Monday the 6th of August was the day the Castle’s rib was due for service at Redbay boats in Cushendall Northern Ireland. Skippering the boat were Roddy Leitch and our other Skipper David Bova another accomplished ‘man of the sea’. Unbeknown to me these two were desperate to drive the Huntress. The service of the Redbay was to take two days and after pulling it out of the water in Cushendall they were stunned to see every underwater inch of the rib was covered in barnacles. Small wonder her cruising speed was down by 5 knots.
Redbay did an amazing job and the boat set of for Scotland mid-morning yesterday. With a clean hull they roared across the Irish Sea at 26knots.
By 12.30 they were mooring back in Girvan Marina. “Where are you” asked Roddy on the phone. I said I was just setting off to Troon Yacht Haven where the nearest operational crane was. “David and I will be there before you!”. I confess to a little relief at having two hugely experienced men with me. I may have my helmsman and skipper training but they are as at home with a new boat as I am with a classic car.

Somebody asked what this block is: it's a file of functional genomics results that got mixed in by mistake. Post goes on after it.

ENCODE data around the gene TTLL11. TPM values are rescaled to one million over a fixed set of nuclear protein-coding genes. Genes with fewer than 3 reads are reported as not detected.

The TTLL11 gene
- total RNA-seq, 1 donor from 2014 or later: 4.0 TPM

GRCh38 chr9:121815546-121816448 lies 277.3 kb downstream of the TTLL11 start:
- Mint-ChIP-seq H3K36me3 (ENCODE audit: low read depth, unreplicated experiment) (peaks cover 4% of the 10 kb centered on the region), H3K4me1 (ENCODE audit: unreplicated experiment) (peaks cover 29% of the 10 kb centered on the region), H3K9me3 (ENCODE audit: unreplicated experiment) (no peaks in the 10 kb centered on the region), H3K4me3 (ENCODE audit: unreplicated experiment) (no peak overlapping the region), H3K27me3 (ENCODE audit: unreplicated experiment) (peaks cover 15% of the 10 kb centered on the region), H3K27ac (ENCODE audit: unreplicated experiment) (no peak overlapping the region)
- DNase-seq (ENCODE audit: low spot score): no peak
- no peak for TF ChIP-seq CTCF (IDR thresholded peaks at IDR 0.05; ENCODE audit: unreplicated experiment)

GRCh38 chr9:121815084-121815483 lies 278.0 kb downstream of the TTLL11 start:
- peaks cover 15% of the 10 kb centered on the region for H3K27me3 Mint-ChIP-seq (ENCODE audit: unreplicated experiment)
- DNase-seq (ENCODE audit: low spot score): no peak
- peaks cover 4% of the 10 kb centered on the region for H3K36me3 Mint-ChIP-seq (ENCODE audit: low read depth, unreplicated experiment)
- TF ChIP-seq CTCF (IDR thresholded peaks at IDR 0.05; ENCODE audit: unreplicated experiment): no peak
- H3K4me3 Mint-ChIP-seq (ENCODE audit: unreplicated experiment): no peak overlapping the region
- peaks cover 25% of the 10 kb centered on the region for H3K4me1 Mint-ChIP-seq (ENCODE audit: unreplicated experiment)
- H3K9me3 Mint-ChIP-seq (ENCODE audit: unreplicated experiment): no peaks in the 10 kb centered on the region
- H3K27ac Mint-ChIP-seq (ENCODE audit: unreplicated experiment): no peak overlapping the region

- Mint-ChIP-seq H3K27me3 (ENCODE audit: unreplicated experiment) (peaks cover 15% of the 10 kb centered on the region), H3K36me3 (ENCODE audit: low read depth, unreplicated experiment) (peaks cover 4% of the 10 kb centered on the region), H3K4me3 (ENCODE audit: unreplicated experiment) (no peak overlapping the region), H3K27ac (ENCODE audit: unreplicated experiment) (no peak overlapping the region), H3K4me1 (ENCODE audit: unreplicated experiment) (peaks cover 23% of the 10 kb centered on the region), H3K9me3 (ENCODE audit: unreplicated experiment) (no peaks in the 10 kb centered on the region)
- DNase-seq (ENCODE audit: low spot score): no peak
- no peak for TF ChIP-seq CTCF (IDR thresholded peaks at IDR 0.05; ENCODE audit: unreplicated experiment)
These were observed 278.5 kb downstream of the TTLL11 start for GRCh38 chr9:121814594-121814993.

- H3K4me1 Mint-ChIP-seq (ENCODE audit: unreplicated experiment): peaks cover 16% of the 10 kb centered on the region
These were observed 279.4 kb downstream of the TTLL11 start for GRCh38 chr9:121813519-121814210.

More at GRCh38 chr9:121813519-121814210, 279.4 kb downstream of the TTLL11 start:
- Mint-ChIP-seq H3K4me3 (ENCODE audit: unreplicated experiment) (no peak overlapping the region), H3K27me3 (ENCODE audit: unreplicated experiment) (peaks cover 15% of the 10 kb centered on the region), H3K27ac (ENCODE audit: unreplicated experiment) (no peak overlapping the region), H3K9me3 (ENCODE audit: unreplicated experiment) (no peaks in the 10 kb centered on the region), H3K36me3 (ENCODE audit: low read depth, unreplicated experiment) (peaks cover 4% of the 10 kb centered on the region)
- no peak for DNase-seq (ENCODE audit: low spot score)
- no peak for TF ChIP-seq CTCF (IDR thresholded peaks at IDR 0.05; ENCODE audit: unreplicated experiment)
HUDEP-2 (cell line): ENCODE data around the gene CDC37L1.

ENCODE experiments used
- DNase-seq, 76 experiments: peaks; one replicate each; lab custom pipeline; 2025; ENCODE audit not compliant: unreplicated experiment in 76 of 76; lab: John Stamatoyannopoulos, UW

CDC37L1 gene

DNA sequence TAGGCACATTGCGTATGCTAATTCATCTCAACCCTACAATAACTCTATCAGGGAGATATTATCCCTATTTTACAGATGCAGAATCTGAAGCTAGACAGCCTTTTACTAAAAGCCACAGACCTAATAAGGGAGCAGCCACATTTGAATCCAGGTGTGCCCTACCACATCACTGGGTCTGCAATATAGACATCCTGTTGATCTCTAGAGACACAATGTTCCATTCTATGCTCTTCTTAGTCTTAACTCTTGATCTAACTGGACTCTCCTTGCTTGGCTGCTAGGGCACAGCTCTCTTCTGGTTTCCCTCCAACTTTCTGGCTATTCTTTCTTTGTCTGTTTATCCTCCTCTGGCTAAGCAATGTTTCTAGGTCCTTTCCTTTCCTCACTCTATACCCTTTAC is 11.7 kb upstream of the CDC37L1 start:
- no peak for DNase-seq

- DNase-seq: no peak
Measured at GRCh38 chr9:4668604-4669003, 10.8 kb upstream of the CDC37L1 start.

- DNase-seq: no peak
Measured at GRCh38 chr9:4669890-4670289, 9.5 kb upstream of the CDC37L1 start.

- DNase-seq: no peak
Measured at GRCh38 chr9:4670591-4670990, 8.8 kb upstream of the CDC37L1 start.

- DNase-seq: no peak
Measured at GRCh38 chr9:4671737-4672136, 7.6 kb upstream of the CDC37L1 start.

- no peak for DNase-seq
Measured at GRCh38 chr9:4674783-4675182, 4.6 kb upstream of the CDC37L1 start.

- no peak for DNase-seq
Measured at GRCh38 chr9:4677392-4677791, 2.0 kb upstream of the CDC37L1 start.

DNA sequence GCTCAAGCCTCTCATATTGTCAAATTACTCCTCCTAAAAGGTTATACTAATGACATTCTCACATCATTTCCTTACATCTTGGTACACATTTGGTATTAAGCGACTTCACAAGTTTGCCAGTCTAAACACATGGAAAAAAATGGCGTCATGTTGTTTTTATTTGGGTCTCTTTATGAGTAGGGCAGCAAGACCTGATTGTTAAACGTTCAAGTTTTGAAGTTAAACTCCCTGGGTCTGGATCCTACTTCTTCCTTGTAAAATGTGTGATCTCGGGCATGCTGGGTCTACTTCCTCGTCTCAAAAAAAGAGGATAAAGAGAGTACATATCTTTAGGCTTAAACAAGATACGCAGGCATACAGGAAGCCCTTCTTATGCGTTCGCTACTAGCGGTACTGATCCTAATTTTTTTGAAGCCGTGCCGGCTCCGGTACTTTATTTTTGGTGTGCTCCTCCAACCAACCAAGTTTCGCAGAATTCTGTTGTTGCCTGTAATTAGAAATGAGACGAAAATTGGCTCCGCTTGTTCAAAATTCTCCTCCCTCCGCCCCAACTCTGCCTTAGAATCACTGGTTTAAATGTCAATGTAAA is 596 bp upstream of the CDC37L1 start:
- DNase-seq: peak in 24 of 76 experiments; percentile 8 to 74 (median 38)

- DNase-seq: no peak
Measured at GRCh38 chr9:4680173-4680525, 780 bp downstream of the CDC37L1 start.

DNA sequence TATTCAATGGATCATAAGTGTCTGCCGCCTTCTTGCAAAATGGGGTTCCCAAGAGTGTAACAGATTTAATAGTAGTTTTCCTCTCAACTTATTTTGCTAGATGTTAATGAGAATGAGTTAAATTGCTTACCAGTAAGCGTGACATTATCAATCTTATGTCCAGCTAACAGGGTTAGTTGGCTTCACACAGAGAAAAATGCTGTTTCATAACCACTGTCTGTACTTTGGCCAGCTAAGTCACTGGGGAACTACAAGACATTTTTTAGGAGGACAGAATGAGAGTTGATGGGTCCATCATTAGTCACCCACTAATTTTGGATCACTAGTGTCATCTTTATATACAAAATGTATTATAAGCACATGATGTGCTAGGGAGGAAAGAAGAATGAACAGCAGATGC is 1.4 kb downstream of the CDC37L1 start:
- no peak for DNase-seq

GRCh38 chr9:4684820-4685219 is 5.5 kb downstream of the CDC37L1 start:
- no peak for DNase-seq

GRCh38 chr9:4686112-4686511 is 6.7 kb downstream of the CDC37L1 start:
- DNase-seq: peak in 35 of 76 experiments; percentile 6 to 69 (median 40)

“Now that’s what I call a crane” I thought as the huge beast lumbered toward the slipway with cradling it’s precious cargo.
As I turned the key the engine burst into life with the gorgeous throb and burble of the Perkins turbo diesel. Roddy took her out of the cradle and onto the fuel mooring - great to have a safe pair of hands with a new boat.
David was soon refuelling her up and thanks to a generous previous owner only a 100 litres was needed to fill up.
Having paid the bills, we saw another Huntress in the Marina and met a lovely Irishman about to set off on a four hour voyage in another ‘Bond’ boat - twin engined Fairey Huntsman. We saw him later roaring across the Irish Sea about three miles west of us.